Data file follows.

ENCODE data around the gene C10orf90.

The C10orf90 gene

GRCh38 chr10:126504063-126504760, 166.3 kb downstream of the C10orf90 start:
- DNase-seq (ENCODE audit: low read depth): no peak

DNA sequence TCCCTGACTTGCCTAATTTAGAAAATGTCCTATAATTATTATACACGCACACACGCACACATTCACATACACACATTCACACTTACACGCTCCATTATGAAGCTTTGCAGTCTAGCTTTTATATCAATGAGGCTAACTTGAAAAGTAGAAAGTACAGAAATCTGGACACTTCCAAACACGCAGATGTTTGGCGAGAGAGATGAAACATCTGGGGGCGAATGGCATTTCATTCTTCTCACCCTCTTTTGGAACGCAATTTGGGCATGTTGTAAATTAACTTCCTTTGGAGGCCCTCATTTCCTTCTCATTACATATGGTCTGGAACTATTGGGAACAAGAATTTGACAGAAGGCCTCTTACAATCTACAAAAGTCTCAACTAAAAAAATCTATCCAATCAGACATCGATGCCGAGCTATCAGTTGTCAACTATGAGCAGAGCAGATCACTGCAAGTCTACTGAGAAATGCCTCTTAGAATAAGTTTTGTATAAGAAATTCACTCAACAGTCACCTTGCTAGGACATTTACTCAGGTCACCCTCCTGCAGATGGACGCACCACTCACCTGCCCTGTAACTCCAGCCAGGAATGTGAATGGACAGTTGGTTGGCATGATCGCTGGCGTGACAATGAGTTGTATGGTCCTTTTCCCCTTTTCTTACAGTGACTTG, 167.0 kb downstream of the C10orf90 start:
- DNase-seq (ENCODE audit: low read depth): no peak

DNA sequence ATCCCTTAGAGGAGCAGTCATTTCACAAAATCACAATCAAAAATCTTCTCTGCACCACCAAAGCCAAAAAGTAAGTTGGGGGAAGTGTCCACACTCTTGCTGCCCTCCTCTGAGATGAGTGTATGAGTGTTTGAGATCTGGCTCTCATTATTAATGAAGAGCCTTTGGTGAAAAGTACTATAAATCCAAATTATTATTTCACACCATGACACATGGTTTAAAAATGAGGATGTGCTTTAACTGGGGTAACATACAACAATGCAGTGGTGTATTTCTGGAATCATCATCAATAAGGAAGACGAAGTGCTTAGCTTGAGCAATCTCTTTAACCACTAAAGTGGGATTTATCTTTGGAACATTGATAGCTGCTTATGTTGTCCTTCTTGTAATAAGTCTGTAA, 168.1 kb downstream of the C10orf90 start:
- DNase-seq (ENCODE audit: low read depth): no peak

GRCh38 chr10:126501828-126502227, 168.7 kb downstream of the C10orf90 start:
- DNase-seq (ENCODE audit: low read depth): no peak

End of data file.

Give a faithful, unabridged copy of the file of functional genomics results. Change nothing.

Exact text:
ENCODE data around the gene C10orf90.

The C10orf90 gene

GRCh38 chr10:126504063-126504760, 166.3 kb downstream of the C10orf90 start:
- DNase-seq (ENCODE audit: low read depth): no peak

DNA sequence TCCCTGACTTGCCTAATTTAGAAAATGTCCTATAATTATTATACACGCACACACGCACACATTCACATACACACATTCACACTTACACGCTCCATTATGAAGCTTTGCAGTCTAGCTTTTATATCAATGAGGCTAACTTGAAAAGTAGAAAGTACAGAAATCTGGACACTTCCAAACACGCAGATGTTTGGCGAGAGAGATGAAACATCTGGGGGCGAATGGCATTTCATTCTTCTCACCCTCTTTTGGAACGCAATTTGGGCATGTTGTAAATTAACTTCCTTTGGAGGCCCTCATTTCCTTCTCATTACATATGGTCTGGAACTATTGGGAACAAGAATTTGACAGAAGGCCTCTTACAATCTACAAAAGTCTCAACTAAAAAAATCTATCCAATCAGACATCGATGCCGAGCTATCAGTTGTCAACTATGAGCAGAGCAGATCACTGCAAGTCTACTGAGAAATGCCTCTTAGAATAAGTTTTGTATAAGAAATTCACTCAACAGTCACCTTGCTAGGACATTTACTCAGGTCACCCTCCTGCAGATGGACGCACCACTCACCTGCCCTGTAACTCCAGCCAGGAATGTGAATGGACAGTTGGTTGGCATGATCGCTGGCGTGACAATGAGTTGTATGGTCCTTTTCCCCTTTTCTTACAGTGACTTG, 167.0 kb downstream of the C10orf90 start:
- DNase-seq (ENCODE audit: low read depth): no peak

DNA sequence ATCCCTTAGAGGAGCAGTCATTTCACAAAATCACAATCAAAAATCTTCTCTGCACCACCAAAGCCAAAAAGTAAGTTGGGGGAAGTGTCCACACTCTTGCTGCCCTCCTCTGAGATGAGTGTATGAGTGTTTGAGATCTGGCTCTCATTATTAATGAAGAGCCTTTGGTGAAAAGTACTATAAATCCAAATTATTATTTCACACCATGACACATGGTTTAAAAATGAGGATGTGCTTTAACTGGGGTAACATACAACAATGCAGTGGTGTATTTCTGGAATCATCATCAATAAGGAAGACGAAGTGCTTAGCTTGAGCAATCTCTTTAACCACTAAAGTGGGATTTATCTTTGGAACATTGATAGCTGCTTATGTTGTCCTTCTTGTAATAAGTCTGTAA, 168.1 kb downstream of the C10orf90 start:
- DNase-seq (ENCODE audit: low read depth): no peak

GRCh38 chr10:126501828-126502227, 168.7 kb downstream of the C10orf90 start:
- DNase-seq (ENCODE audit: low read depth): no peak